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May 7, 2014

Climate change will make Great Plains hotter, drier

TRAVERSE CITY, Mich. — Climate change will bring more drought, fierce storms and searing heat to the Great Plains, causing hardships that will test the region’s legendry capacity to cope with severe weather, says a report by the National Climate Assessment.

The eight-state region extending from Texas to Montana by way of Oklahoma, Kansas, Nebraska, the Dakotas and Wyoming will share one transcendent challenge: water.

Triple digits: The Southern Plains region averages seven days a year with triple-digit temperatures. That number should quadruple by mid-century, while the Northern Plains should get twice as many 100-degree days as they do now.

The hotter conditions will bring greater evaporation of surface waters, inflict heat stress on people and animals and raise demand for air conditioning.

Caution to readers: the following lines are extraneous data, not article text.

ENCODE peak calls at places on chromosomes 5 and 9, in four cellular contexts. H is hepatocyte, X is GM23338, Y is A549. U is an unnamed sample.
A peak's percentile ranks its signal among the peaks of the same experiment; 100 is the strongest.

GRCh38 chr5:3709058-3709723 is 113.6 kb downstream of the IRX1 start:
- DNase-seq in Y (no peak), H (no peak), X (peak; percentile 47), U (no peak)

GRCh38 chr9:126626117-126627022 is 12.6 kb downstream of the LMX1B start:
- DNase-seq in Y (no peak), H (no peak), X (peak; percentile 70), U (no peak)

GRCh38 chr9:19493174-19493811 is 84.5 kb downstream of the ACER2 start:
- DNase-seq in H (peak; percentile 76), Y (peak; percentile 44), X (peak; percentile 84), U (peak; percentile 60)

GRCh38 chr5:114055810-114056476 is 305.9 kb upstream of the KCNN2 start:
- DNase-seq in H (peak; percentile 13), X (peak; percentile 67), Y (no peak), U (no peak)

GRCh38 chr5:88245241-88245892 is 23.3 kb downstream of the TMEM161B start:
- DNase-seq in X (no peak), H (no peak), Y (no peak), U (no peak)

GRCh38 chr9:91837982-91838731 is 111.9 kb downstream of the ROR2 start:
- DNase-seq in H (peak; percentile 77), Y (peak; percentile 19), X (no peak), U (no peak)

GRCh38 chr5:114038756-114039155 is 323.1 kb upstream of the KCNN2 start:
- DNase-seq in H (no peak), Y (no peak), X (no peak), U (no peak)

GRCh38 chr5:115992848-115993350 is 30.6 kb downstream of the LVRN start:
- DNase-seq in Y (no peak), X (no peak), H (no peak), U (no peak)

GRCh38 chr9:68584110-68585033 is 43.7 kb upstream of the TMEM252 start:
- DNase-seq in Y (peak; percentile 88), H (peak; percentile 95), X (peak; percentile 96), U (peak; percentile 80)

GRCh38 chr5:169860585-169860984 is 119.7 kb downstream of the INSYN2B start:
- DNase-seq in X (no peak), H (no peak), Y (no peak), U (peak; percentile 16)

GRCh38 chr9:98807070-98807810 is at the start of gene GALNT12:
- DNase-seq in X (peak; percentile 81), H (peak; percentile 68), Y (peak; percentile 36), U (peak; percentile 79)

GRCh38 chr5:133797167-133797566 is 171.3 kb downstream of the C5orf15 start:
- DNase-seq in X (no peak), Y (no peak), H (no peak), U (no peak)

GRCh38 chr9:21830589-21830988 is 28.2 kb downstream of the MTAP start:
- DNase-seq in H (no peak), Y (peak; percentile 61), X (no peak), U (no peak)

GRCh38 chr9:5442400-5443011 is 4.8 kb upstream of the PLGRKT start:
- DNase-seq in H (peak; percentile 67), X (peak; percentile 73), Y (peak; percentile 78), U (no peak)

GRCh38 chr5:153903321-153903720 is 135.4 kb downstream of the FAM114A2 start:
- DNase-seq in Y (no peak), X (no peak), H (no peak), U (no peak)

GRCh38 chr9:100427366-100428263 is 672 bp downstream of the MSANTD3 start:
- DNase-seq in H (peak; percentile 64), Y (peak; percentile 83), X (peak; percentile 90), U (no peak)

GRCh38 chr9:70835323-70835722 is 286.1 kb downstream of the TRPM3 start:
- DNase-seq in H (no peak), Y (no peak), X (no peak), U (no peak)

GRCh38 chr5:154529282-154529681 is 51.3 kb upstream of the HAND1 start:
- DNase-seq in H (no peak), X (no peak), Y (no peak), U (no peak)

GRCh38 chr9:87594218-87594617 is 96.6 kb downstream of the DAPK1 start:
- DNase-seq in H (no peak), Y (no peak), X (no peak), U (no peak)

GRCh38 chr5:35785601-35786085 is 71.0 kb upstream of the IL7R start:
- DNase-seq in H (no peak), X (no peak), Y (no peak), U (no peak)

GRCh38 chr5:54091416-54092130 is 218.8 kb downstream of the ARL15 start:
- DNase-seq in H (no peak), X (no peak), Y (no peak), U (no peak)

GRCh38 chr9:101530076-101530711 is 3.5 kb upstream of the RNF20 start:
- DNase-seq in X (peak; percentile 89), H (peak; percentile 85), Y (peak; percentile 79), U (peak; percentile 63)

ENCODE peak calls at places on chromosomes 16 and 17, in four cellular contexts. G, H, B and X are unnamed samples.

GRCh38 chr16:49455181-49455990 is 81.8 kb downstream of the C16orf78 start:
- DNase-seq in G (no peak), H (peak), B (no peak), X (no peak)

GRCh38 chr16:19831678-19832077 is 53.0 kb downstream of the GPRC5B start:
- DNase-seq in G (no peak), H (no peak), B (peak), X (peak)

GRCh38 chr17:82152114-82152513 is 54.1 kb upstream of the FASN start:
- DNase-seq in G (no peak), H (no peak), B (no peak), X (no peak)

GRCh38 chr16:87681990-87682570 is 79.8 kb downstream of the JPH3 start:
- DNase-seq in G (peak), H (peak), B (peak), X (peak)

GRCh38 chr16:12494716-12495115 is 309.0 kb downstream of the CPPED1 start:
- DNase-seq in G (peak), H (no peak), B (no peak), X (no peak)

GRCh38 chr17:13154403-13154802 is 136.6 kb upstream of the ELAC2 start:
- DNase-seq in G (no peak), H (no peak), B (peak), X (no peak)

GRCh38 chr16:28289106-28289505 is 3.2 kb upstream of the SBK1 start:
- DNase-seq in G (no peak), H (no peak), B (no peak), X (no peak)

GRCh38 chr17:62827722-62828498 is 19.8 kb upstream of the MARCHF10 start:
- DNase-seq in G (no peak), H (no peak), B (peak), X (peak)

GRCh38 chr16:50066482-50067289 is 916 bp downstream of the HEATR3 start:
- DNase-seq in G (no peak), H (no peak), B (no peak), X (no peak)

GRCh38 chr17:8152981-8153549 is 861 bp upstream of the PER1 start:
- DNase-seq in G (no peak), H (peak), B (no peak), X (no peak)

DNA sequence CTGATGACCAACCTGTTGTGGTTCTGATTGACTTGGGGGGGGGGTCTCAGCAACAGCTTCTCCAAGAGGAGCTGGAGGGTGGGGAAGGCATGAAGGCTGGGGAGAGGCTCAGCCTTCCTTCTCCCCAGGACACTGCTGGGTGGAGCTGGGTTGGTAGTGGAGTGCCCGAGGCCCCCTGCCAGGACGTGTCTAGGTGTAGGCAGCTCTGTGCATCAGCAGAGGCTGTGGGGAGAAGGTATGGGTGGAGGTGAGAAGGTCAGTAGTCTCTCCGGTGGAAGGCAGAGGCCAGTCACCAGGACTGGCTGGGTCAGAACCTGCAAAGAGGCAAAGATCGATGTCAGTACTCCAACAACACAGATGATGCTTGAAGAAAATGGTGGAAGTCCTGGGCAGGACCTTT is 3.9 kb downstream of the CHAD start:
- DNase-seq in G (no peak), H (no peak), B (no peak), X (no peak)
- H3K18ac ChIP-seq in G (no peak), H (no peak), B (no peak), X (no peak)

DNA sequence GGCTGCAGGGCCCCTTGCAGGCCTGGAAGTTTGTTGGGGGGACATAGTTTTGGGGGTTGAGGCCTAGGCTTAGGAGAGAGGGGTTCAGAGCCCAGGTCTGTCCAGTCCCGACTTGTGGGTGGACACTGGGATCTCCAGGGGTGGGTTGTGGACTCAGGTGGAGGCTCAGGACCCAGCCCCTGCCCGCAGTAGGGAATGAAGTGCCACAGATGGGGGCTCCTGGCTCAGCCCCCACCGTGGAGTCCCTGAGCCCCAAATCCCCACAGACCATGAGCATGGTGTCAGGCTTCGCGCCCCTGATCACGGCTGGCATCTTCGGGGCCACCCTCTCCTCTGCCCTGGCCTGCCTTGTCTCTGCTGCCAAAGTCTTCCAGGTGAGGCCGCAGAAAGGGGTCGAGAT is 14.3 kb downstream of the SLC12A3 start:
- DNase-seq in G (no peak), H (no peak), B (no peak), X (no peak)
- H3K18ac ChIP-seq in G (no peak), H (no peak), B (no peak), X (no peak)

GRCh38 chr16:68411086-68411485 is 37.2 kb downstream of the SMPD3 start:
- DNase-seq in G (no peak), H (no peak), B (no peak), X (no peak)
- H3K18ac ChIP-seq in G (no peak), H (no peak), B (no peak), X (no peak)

Other extreme weather will include heavy rainfall and more intense tropical storms and hurricanes along Texas’ Gulf coast, where rising sea levels could worsen damage from storm surges.

Water woes: Water scarcity will hamper the region’s energy production. Competition for water to cool electric plants and to drill for oil and natural gas using hydraulic fracturing will intensify. Marginal lands will become deserts, while the rain that does fall will often come during storms that will increase flooding, degrade stream quality and erode topsoil.

Agriculture: In the Northern Plains, expected increases in winter snowfall and spring rain may help crops during the early growing season, although some fields may be too wet to plant. Longer growing seasons may allow cultivation of second annual crops. But pest insects that previously died off in winter will increasingly survive, and winter crops that leave dormancy too soon will be vulnerable to spring freezes.

Farming will be hit hard in the central and southern Plains, as rainfall declines and higher temperatures increase evaporation. Demand for irrigation will rise, and the Ogallala and High Plains aquifers will be further depleted. Livestock will suffer from heat and feed grain production may slump.

—AP

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